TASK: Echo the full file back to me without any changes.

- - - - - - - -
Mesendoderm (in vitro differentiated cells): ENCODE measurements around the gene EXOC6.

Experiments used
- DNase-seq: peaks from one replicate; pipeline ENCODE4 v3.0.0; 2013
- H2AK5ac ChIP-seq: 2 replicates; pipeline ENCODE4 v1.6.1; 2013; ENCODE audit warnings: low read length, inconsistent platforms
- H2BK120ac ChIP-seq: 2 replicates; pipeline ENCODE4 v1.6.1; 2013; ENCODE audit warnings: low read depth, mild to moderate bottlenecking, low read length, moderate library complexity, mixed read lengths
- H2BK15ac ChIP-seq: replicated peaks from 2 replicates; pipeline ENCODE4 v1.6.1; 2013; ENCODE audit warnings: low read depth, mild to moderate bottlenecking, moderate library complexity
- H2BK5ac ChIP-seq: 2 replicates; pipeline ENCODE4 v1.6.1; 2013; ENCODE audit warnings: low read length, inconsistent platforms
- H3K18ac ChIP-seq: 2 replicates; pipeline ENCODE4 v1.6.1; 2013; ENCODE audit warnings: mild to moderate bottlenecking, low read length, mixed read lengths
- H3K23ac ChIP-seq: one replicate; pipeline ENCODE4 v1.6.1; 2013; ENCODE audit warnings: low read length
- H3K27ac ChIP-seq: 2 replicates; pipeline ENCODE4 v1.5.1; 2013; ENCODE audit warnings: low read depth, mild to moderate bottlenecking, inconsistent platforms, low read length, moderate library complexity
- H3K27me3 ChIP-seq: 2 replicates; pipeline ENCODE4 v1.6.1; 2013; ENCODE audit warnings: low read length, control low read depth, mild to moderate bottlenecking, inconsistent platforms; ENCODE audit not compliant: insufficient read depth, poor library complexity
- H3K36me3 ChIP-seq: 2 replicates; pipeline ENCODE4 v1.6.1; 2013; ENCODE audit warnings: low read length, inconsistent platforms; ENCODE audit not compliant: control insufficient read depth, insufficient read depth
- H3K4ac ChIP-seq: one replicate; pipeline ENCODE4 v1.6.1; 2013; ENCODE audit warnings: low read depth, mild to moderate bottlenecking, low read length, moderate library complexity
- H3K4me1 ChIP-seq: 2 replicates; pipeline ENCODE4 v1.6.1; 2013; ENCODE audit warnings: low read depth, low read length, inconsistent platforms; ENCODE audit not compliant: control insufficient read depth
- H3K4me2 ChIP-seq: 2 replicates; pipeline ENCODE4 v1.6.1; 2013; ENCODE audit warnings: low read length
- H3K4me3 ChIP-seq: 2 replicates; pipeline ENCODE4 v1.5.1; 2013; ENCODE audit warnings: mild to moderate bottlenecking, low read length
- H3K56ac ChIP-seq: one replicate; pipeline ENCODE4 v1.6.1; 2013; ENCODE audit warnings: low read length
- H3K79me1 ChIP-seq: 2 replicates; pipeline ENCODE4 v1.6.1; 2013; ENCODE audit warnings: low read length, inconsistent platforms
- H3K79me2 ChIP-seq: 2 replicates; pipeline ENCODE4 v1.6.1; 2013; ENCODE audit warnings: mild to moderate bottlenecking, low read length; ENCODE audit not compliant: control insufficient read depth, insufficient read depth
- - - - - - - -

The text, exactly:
Mesendoderm (in vitro differentiated cells): ENCODE measurements around the gene EXOC6.

Experiments used
- DNase-seq: peaks from one replicate; pipeline ENCODE4 v3.0.0; 2013
- H2AK5ac ChIP-seq: 2 replicates; pipeline ENCODE4 v1.6.1; 2013; ENCODE audit warnings: low read length, inconsistent platforms
- H2BK120ac ChIP-seq: 2 replicates; pipeline ENCODE4 v1.6.1; 2013; ENCODE audit warnings: low read depth, mild to moderate bottlenecking, low read length, moderate library complexity, mixed read lengths
- H2BK15ac ChIP-seq: replicated peaks from 2 replicates; pipeline ENCODE4 v1.6.1; 2013; ENCODE audit warnings: low read depth, mild to moderate bottlenecking, moderate library complexity
- H2BK5ac ChIP-seq: 2 replicates; pipeline ENCODE4 v1.6.1; 2013; ENCODE audit warnings: low read length, inconsistent platforms
- H3K18ac ChIP-seq: 2 replicates; pipeline ENCODE4 v1.6.1; 2013; ENCODE audit warnings: mild to moderate bottlenecking, low read length, mixed read lengths
- H3K23ac ChIP-seq: one replicate; pipeline ENCODE4 v1.6.1; 2013; ENCODE audit warnings: low read length
- H3K27ac ChIP-seq: 2 replicates; pipeline ENCODE4 v1.5.1; 2013; ENCODE audit warnings: low read depth, mild to moderate bottlenecking, inconsistent platforms, low read length, moderate library complexity
- H3K27me3 ChIP-seq: 2 replicates; pipeline ENCODE4 v1.6.1; 2013; ENCODE audit warnings: low read length, control low read depth, mild to moderate bottlenecking, inconsistent platforms; ENCODE audit not compliant: insufficient read depth, poor library complexity
- H3K36me3 ChIP-seq: 2 replicates; pipeline ENCODE4 v1.6.1; 2013; ENCODE audit warnings: low read length, inconsistent platforms; ENCODE audit not compliant: control insufficient read depth, insufficient read depth
- H3K4ac ChIP-seq: one replicate; pipeline ENCODE4 v1.6.1; 2013; ENCODE audit warnings: low read depth, mild to moderate bottlenecking, low read length, moderate library complexity
- H3K4me1 ChIP-seq: 2 replicates; pipeline ENCODE4 v1.6.1; 2013; ENCODE audit warnings: low read depth, low read length, inconsistent platforms; ENCODE audit not compliant: control insufficient read depth
- H3K4me2 ChIP-seq: 2 replicates; pipeline ENCODE4 v1.6.1; 2013; ENCODE audit warnings: low read length
- H3K4me3 ChIP-seq: 2 replicates; pipeline ENCODE4 v1.5.1; 2013; ENCODE audit warnings: mild to moderate bottlenecking, low read length
- H3K56ac ChIP-seq: one replicate; pipeline ENCODE4 v1.6.1; 2013; ENCODE audit warnings: low read length
- H3K79me1 ChIP-seq: 2 replicates; pipeline ENCODE4 v1.6.1; 2013; ENCODE audit warnings: low read length, inconsistent platforms
- H3K79me2 ChIP-seq: 2 replicates; pipeline ENCODE4 v1.6.1; 2013; ENCODE audit warnings: mild to moderate bottlenecking, low read length; ENCODE audit not compliant: control insufficient read depth, insufficient read depth